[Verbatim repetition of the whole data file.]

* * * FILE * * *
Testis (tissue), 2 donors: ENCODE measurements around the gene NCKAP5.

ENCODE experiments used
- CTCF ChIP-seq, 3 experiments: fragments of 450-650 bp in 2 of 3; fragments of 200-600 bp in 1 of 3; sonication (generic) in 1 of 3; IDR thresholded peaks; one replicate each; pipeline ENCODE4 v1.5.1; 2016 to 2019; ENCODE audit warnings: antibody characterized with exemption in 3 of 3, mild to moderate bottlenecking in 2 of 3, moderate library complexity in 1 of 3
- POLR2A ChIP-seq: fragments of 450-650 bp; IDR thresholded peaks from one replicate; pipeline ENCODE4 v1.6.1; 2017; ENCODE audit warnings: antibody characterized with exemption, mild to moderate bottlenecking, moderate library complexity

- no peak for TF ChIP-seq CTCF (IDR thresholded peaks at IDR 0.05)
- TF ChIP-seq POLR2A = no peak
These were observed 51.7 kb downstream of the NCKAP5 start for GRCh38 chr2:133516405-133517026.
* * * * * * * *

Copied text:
Testis (tissue), 2 donors: ENCODE measurements around the gene NCKAP5.

ENCODE experiments used
- CTCF ChIP-seq, 3 experiments: fragments of 450-650 bp in 2 of 3; fragments of 200-600 bp in 1 of 3; sonication (generic) in 1 of 3; IDR thresholded peaks; one replicate each; pipeline ENCODE4 v1.5.1; 2016 to 2019; ENCODE audit warnings: antibody characterized with exemption in 3 of 3, mild to moderate bottlenecking in 2 of 3, moderate library complexity in 1 of 3
- POLR2A ChIP-seq: fragments of 450-650 bp; IDR thresholded peaks from one replicate; pipeline ENCODE4 v1.6.1; 2017; ENCODE audit warnings: antibody characterized with exemption, mild to moderate bottlenecking, moderate library complexity

- no peak for TF ChIP-seq CTCF (IDR thresholded peaks at IDR 0.05)
- TF ChIP-seq POLR2A = no peak
These were observed 51.7 kb downstream of the NCKAP5 start for GRCh38 chr2:133516405-133517026.